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Wed., Dec. 5 - for-bd-wrestlers-moore-sets-hope-on-group-of-four
For BD wrestlers, Moore sets hope on group of four
© Gainesville TimesTalk about mixed signals.
Brentsville District wrestling coach Jess Moore laid out a set of contrasts for his varsity squad a day after his team finished second-to-last at Forest Park's season opening tournament.
The Tigers forfeited six weight classes for a host of reasons, ranging from discipline to weight to even skin issues.
In fact, out of his 32-member roster, Moore identified only four stand-outs at this point who he could definitely see having a shot of making it to states.
Yet, the three-time Group A state champion (1991, 1992 and 1994) still claimed his team as a whole could still a title of some sort this year.
Moore offered a blunt view about the Evergreen District, saying that "just because we're not good wrestlers doesn't mean we can't win the district."
"It's Northern Virginia," he said.
That's to say he didn't think the quality of competition is as fierce as it is downstate. Fauquier, of course, would contest that given that the school generally sends several kids to states each year.
Yet, since 1987, only three schools have won the Group AA state title and they're all from the southern part of the commonwealth.
The last 11 in a row belong to Christiansburg.
Grundy captured 14 of the prior 15 titles. Poquoson landed one over Christiansburg in 1999.
So while Moore is not setting his sights on Brentsville capturing its 10 state team championship (the nine it does have came at the Group A level), some individuals could be contenders.
Senior Zach Roseberry came in third at states this past season as a 182 pounder and finished second in 2011.
Now, he's wrestling at 195 pounds.
Even though Brentsville isn't officially naming team captains, "Zach would be our captain," said Moore, touting Roseberry's perfect record against Forest Park.
He pinned a state-ranked opponent from Ocean Lakes "in a minute" and defeated another state qualifier from Lake Braddock.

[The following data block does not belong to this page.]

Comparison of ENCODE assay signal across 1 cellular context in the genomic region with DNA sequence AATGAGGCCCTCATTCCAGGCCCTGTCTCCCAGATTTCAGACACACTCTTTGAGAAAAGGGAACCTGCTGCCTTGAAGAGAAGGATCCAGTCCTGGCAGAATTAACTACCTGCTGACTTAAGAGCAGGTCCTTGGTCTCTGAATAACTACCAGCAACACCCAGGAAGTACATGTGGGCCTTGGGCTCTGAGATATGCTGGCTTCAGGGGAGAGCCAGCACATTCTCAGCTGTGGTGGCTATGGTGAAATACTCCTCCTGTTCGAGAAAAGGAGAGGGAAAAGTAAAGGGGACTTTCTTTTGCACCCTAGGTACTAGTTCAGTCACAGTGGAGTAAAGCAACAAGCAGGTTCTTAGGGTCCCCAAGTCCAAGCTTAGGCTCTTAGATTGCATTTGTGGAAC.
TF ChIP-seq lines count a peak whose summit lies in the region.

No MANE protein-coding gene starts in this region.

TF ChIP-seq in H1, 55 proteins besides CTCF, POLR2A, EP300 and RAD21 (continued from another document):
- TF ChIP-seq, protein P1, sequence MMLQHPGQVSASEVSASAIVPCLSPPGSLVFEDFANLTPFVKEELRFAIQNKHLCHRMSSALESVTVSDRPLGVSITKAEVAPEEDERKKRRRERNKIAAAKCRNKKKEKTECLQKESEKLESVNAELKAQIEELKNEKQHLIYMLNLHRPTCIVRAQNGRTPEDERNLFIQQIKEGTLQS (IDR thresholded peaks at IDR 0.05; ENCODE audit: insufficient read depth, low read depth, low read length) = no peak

They both represent Group AAA schools.
"He's a fast kid, he's a quick kid, and he tries to attack from a number of different angles," said Moore. "He's pretty much got the same game plan at 195."
On the other end of the weight scale, Jeffrey Walker is competing in his junior year as a 106 pounder one season after finishing second in the district at 113.
Like Roseberry, he recorded a flawless tournament at Forest Park.
Walker is relentless as a top wrestler, known for running arm bars and being someone who "just hammers" his opponents, according to Moore.
"He's great on the mat both on top and underneath," added the coach. "He's really good at scramble situations on the mat."
Brenden Velez swapped with Walker after battling in the 106-pound weight class last season, taking on 113 pounders this time.
Velez brought home fifth place from states as one of only four Tigers to qualify for the tournament.
After dropping his first match this weekend, Velez went on to sweep his next five.
"He's a little bit of a rope-a-dope wrestler. He'll hang out, wait for you to over-commit and then wrestle you," said Moore, describing Velez's technique as "unorthodox."
"Like Walker, he's really good on the mat, on top and on bottom. He likes to roll around."
Sophomore Robert Theimer is back as another Tiger to watch this season, competing at 120 pounds instead of the 126 he fought in the prior season.
"He bought into what we teach in the room. We ask him to perform a certain way," said Moore. "He does his best to try it and he had success with it and he's going to keep having success with it. He's aggressive; he doesn't back down."
That helped him pin opponents from Lake Braddock and Woodbridge during the Forest Park tournament and keep up with other tough AAA competition from Osbourn Park, Mountain View and Ocean Lakes, even if he didn't win.
As a state-qualifying cross country runner though, Theimer is built more for speed and endurance than brute strength.
"He just has to get stronger. It's something he'll probably get better at throughout the season," said Moore. "There's a different strength that's needed for cross country than for wrestling, that's for sure."
Helping out the team this year is Velez's older brother Tucker, who graduated in 2007.
The assistant coach previously wrestled under Moore and still possesses the same willingness to be a "student of the sport" who is "constantly trying to learn new stuff" when it comes to tactics and strategies.
"Bringing him back into the room, he's sort of doing the same thing now," said Moore.
Overall, the head coach is hoping for big things from Roseberry, Walker, the younger Velez and Theimer.
After that, it's an open guess about who will step up.
"I don't think it's going to be a struggle for the four kids I just mentioned," said Moore. "(They're) beating people that they're not supposed to beat.
"But the people that don't want to get on board, they might have a tough year," he added, claiming that he has enough wrestlers to fill every hole in the line-up. "If they win, the door's open: they can step in and pick up where the other kids left off. Or they can't."